It was in April 2004 when surgeons from the University of Pittsburgh Medical Center (UPMC) led by McGowan Institute for Regenerative Medicine
faculty member Robert Kormos, MD (pictured left), Director Artificial Heart Program, Co-Director Heart Transplantation at UPMC, and Medical Director of Vital Engineering, implanted the HeartMate II--at that time a new left ventricular assist system (LVAS)--in a 22-year-old woman. The implant was the third in the United States as part of a pilot trial sponsored by Thoratec Corporation to test the safety and potential effectiveness of the HeartMate II.
The device is a miniature rotary pump with axial flow bearings and is intended for patients with end-stage heart failure. A key feature of the design is a sophisticated control system developed by researchers at the McGowan Institute for Regenerative Medicine that senses when to increase or decrease the rate of blood flow. Other approved and experimental devices require manual adjustments. The control system developed by the researchers involves a patented algorithm that permits the LVAS to respond to the needs of the patient based on the level of activity, generating up to10 liters of blood flow per minute, a rate that would be required to climb stairs, for example. The controller was the brainchild of McGowan Institute faculty member James Antaki, PhD (pictured right), associate professor in Biomedical Engineering at Carnegie Mellon University and adjunct professor in the University of Pittsburgh’s Departments of Surgery and Bioengineering.
UPMC was one of four centers that tested the device in seven patients who are candidates for heart transplantation. The device was evaluated initially for use as a bridge to heart transplantation, but its developers saw its eventual use for long-term support.
On January 20, 2010, Thoratec Corporation announced that it received FDA approval of its Pre-Market Approval (PMA) supplement, allowing the use of its HeartMate II LVAS for destination therapy (DT). With this approval, the HeartMate II can be used to provide long-term cardiac support for patients suffering from advanced-stage heart failure who are not eligible for transplantation. Thoratec said it will begin the rollout of the device for the DT indication immediately and has sufficient inventory to address the expected increase in demand. The device was approved for bridge-to-transplantation (BTT) in the U.S. under the original PMA in April 2008.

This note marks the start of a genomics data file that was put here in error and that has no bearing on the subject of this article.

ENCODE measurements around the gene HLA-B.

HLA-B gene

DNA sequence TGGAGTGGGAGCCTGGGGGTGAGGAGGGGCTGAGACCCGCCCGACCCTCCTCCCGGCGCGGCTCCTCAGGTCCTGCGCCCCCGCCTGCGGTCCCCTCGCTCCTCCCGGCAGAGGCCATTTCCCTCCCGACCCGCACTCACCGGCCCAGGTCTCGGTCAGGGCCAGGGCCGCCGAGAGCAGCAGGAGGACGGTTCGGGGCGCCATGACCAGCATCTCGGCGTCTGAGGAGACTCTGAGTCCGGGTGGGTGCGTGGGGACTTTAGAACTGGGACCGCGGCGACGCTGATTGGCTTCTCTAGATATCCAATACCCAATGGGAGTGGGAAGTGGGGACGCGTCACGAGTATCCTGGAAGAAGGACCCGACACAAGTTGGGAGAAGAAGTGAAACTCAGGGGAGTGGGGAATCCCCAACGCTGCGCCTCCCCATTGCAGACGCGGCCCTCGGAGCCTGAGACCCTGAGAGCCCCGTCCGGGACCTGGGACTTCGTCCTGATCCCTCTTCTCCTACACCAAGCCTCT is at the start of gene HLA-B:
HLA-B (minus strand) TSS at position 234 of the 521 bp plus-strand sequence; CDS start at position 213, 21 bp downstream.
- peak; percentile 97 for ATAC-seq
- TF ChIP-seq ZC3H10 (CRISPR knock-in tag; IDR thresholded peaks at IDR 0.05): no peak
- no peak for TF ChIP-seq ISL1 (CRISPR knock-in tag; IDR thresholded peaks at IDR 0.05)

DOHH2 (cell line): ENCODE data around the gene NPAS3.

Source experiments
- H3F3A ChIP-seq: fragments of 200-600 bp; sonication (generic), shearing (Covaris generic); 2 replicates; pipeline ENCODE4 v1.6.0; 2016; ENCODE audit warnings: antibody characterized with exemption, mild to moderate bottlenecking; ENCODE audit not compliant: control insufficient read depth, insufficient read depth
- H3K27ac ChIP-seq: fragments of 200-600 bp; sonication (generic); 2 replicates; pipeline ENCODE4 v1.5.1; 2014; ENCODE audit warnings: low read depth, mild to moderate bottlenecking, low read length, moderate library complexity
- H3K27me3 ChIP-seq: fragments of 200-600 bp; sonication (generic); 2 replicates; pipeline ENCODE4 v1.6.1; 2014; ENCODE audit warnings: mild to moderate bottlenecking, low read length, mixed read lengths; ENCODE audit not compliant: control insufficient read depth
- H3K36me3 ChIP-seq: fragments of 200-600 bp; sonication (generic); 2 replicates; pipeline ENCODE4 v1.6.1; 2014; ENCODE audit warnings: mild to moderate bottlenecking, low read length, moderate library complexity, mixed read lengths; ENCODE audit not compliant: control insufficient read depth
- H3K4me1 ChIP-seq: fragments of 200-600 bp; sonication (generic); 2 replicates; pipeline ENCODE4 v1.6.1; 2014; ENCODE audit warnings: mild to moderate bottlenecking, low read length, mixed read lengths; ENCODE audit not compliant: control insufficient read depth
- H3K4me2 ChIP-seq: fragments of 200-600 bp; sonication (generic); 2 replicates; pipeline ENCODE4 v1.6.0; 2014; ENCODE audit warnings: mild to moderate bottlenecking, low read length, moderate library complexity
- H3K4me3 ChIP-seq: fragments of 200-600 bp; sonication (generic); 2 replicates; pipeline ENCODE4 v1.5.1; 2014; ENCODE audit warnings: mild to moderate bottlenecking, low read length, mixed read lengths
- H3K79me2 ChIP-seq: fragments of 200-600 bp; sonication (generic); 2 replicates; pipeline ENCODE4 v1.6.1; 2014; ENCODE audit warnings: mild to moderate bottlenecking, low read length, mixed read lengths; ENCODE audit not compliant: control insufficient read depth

"What this approval does do for the field of engineered solutions to healthcare problems is perhaps the most important aspect of this outcome. Innovation and improvements in technology continue to be made, and I am convinced that even better designs are on the horizon," Dr. Kormos said.
The approval allows the HeartMate II to be used in patients with New York Heart Association (NYHA) Class IIIB or IV end-stage left ventricular failure who have received optimal medical therapy for at least 45 of the last 60 days, and who are not candidates for cardiac transplantation. The PMA approval was based on a filing submitted in April 2009 that included 2-year data on a pivotal study cohort of 200 randomized patients enrolled at 38 centers. Patients in the HeartMate II DT trial were randomized to the HeartMate II or the HeartMate(R) XVE--the only other device approved for DT--on a 2:1 basis, respectively. Patients in the pivotal cohort ranged in age from 26-81 years old, with a median age of 64 years. Also included in the primary analysis were data on 24 small body surface area (BSA) patients who because of their body size could not be randomized to the larger HeartMate XVE. The filing also included data on adjunctive cohorts totaling an additional 409 patients, including those who had been originally supported by a HeartMate XVE, and based on the need for device replacement, elected to receive a HeartMate II, as well as patients enrolled under Continuous Access Protocols.
"This is truly a momentous day for the hundreds of thousands of underserved advanced-stage heart failure patients," noted Gary F. Burbach, president and chief executive officer of Thoratec. "Those who now have access to the device owe a great deal to the patients and clinicians who participated in this landmark trial.
"As the data from both the trial and the BTT commercial experience with the device demonstrate, the HeartMate II is a proven therapy that extends patients' lives while providing them a significantly improved quality of life. We have been laying the groundwork for the DT launch through both our device manufacturing initiatives and market development programs targeted to clinicians and the 76 centers that have received certification from Centers for Medicare and Medicaid Services or DT reimbursement. In addition, this approval will facilitate our initiatives to build upon our already strong presence in Europe," he added.
The HeartMate II and the HeartMate XVE are the only devices approved by the FDA for both DT and BTT. A continuous flow device, the HeartMate II is an implantable LVAS powered by a rotary pumping mechanism and is designed to have a much longer functional life than pulsatile devices and to operate more simply and quietly. The device provides blood flow through the circulatory system on a continuous basis with only one moving part. It is also smaller and easier to implant than previously approved pulsatile devices.
Illustration: McGowan Institute for Regenerative Medicine.
Thoratec Corporation Press Release (01/20/10)
UPMC Media Relations (04/14/04)
University of Pittsburgh Schools of the Health Sciences – HeartMate II Features (11/20/03)
Bio: Dr. Robert Kormos
Bio: Dr. James Antaki